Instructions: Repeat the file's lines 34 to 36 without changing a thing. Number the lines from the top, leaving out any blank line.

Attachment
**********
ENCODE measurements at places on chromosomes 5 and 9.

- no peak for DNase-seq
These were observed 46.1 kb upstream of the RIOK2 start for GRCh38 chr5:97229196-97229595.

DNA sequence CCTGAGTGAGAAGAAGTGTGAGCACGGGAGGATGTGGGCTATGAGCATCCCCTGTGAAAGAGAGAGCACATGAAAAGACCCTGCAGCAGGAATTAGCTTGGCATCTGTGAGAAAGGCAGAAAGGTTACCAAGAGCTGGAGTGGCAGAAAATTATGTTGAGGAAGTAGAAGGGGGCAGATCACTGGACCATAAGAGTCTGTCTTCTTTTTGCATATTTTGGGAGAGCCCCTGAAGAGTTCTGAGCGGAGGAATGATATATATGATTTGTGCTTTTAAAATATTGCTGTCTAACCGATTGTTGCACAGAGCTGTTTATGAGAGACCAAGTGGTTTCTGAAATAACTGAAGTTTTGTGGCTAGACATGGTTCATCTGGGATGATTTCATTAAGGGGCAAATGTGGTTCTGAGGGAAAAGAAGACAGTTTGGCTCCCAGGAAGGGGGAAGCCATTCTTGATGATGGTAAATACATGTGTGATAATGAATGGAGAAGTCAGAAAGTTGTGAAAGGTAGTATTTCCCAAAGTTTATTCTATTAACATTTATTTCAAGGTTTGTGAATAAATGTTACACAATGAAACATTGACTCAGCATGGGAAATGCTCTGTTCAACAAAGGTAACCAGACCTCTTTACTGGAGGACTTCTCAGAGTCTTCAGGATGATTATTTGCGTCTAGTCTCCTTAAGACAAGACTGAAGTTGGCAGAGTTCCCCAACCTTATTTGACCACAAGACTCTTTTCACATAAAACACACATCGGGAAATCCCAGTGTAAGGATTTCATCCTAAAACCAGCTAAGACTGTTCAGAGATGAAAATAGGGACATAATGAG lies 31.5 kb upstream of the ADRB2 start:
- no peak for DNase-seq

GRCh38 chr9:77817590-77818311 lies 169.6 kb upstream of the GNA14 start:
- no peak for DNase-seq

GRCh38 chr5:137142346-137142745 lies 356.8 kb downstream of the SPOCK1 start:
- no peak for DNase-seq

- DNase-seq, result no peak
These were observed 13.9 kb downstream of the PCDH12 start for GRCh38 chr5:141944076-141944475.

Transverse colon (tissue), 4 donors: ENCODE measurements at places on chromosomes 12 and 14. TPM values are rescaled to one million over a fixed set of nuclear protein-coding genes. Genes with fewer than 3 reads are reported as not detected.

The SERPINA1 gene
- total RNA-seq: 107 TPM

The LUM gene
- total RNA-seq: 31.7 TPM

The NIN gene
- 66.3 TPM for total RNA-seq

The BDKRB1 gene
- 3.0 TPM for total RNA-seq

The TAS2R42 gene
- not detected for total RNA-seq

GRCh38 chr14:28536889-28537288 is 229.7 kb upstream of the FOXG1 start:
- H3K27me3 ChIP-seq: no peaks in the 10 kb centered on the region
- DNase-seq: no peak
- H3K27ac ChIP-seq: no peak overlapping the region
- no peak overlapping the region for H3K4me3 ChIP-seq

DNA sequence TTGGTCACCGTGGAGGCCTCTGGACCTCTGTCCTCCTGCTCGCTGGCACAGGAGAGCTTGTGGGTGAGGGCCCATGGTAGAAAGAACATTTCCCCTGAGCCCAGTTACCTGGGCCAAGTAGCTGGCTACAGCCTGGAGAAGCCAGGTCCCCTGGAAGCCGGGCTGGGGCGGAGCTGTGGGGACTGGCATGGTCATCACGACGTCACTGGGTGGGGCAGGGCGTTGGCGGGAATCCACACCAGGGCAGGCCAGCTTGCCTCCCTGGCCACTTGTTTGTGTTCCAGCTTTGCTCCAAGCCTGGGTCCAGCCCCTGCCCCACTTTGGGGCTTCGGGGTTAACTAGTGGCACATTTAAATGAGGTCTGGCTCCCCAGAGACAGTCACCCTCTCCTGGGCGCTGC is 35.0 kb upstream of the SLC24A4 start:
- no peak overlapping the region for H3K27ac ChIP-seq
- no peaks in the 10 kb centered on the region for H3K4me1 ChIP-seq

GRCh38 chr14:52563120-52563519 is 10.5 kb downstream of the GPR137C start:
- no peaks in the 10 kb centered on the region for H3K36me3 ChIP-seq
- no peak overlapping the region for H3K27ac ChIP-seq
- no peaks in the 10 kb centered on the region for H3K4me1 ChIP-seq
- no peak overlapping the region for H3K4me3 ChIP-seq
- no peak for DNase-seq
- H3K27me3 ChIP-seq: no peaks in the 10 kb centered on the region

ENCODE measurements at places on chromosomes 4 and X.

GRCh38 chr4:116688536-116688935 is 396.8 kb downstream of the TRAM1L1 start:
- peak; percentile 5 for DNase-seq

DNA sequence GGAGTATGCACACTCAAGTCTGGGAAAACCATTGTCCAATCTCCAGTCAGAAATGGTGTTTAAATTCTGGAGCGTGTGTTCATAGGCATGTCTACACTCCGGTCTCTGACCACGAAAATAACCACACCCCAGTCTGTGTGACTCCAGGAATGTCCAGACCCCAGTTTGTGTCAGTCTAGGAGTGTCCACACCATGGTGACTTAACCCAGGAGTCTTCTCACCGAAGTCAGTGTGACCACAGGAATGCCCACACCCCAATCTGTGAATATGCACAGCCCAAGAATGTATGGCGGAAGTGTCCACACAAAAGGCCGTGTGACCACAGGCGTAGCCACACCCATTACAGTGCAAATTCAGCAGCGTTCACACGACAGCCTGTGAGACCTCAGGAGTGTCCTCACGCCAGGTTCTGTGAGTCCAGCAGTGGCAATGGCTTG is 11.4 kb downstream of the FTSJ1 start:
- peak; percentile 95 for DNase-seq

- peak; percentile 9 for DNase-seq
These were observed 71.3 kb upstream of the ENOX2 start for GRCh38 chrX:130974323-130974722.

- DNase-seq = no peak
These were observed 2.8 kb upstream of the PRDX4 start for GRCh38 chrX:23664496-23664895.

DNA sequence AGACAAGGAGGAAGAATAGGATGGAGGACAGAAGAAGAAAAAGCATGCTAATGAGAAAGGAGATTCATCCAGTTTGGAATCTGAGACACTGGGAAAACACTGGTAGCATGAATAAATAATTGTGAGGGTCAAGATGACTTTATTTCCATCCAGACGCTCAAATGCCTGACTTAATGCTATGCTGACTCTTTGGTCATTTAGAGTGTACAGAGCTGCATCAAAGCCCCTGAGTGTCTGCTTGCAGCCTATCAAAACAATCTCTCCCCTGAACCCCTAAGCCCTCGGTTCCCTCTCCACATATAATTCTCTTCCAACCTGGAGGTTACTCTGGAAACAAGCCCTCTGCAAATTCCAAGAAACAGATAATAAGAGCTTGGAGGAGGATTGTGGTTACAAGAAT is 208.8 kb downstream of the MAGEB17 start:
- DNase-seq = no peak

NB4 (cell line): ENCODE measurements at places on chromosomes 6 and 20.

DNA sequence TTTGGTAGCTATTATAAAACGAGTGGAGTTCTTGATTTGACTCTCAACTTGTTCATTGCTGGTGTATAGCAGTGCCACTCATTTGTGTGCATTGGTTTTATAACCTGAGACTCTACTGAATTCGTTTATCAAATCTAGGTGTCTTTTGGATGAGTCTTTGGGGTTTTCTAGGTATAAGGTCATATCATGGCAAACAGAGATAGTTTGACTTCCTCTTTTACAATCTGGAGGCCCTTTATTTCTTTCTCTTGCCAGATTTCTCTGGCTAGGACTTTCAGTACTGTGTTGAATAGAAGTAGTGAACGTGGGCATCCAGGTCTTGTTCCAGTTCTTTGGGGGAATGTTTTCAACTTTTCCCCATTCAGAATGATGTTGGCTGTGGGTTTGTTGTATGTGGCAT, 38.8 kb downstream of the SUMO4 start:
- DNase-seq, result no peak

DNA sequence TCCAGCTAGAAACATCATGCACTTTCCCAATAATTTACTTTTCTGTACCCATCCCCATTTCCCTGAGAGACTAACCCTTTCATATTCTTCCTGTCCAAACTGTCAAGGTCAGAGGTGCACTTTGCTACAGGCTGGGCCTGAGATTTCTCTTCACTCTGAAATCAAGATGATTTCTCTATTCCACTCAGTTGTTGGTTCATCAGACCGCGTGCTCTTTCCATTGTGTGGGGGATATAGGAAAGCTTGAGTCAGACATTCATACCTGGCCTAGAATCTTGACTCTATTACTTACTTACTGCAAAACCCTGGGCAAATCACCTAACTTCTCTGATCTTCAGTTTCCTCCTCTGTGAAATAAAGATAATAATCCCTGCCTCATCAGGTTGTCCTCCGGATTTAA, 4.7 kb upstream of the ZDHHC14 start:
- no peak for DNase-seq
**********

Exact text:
- no peaks in the 10 kb centered on the region for H3K4me1 ChIP-seq
- no peak overlapping the region for H3K4me3 ChIP-seq
- no peak for DNase-seq